See also: drapé, dråpe, and драпе

EnglishEdit

EtymologyEdit

From Middle English drape (a drape, noun), from Old French draper (to drape; to full cloth), from drap (cloth, drabcloth), from Late Latin drappus, drapus (drabcloth, kerchief), a word first recorded in the Capitularies of Charlemagne, probably from Frankish *drapi, *drāpi (that which is fulled, drabcloth, literally that which is struck or for striking)[1], from Proto-Germanic *drapiz (a strike, hit, blow) and Proto-Germanic *drēpiz (intended for striking, to be beaten), both from *drepaną (to beat, strike), from Proto-Indo-European *dʰreb- (to beat, crush, make or become thick)[2]. Cognate with English drub (to beat), North Frisian dreep (a blow), Low German drapen, dräpen (to strike), German treffen (to meet), Swedish dräpa (to slay). More at drub.

PronunciationEdit

  • IPA(key): /dɹeɪp/
  • (file)
  • Rhymes: -eɪp

NounEdit

drape (plural drapes)

  1. (Britain) A curtain; a drapery.
  2. (textiles) The way in which fabric falls or hangs.
  3. (US) A member of a youth subculture distinguished by its sharp dress, especially peg-leg pants (1950s: e.g. Baltimore, MD). Antonym: square
  4. A dress made from an entire piece of cloth, without having pieces cut away as in a fitted garment.

Related termsEdit

TranslationsEdit

ReferencesEdit

  1. ^ http://onlinedictionary.datasegment.com/word/drabcloth
  2. ^ Skeat, An Etymological Dictionary of the English Language, "Drab."
  • Time.com: MANNERS & MORALS: The Drapes [1]

VerbEdit

drape (third-person singular simple present drapes, present participle draping, simple past and past participle draped)

  1. (transitive) To cover or adorn with drapery or folds of cloth, or as with drapery
    to drape a bust, a building, etc.
    • 1840, Thomas De Quincey, Theory of Greek Tragedy
      The whole people were still draped professionally.
    • a. 1892, George Washington Bungay, The Artists of the Air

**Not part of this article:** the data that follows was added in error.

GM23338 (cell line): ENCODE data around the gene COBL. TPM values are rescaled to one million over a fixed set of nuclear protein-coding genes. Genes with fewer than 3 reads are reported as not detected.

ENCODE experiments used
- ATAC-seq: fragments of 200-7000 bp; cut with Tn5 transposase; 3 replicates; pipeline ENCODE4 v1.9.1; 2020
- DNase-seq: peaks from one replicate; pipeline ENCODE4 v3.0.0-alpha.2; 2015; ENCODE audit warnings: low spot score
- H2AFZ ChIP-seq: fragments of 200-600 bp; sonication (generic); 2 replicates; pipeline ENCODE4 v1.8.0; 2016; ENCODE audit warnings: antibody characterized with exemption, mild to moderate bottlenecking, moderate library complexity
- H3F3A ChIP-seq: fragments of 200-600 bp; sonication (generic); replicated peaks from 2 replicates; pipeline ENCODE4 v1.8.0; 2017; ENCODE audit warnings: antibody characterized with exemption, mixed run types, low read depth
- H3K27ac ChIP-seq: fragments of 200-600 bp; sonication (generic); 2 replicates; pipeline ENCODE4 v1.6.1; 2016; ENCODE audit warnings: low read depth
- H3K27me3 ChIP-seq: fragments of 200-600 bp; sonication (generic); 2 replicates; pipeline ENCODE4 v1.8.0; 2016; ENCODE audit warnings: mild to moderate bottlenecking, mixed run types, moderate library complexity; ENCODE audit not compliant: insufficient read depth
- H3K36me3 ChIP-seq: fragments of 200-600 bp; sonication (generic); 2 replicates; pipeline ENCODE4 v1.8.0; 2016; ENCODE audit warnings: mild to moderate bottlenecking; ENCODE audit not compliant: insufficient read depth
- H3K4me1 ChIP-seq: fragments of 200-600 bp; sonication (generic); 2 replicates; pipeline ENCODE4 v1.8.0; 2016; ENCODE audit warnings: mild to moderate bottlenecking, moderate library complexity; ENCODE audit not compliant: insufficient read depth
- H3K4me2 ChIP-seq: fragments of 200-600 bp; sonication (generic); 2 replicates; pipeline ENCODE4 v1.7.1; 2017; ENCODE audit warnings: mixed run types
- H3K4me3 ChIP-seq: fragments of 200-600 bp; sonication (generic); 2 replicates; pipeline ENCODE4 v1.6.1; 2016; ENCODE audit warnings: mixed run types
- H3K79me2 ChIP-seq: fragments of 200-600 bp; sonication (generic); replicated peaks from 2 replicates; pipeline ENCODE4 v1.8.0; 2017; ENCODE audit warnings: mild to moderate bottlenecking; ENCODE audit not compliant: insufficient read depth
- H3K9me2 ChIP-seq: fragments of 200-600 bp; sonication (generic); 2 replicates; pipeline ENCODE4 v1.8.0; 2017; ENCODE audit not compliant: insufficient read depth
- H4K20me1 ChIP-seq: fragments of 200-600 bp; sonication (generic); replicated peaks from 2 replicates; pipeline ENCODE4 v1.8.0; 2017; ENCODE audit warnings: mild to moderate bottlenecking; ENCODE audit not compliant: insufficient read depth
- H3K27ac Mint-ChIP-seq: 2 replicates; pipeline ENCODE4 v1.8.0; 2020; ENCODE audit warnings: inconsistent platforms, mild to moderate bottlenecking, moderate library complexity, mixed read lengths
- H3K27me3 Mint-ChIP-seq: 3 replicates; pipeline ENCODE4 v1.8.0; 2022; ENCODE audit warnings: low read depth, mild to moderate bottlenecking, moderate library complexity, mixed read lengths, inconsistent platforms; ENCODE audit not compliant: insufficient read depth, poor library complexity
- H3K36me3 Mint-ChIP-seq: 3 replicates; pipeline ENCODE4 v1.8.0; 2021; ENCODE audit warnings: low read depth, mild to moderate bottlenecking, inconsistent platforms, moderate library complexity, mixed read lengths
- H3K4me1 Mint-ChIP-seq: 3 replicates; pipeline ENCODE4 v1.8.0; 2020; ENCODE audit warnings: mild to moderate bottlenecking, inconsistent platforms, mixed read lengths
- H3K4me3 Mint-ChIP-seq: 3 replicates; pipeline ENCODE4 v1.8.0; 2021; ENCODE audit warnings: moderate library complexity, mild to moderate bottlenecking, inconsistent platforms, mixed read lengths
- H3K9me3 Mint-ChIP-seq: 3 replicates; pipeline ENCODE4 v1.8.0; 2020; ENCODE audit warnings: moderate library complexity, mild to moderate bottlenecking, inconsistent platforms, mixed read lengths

These starry blossoms, pure and white, / Soft falling, falling, through the night, / Have draped the woods and mere.
    • 2019 November 21, “Pope Francis meets Thai Buddhist patriarch on visit promoting religious peace”, in The Straits Times[2], SPH Digital News, retrieved 2019-11-22:
      The pair sat before a brilliant gold Buddha statue inside the ornate temple, built 150 years ago by the former Thai King – the supreme patriarch barefoot and draped in orange robes as they spoke.
  2. (transitive) To spread over, cover.
    I draped my towel over the radiator to dry.
  3. To rail at; to banter.
    • 1672-679, William Temple, Memoirs
      At my Arrival , the King asked me many questions about my Journey, about the Congress, draping us for spending him so money
  4. To make cloth.
  5. To design drapery, arrange its folds, etc., as for hangings, costumes, statues, etc.
  6. To hang or rest limply

TranslationsEdit

AnagramsEdit


FrenchEdit

PronunciationEdit

VerbEdit

drape

  1. first-person singular present indicative of draper
  2. third-person singular present indicative of draper
  3. first-person singular present subjunctive of draper
  4. third-person singular present subjunctive of draper
  5. second-person singular imperative of draper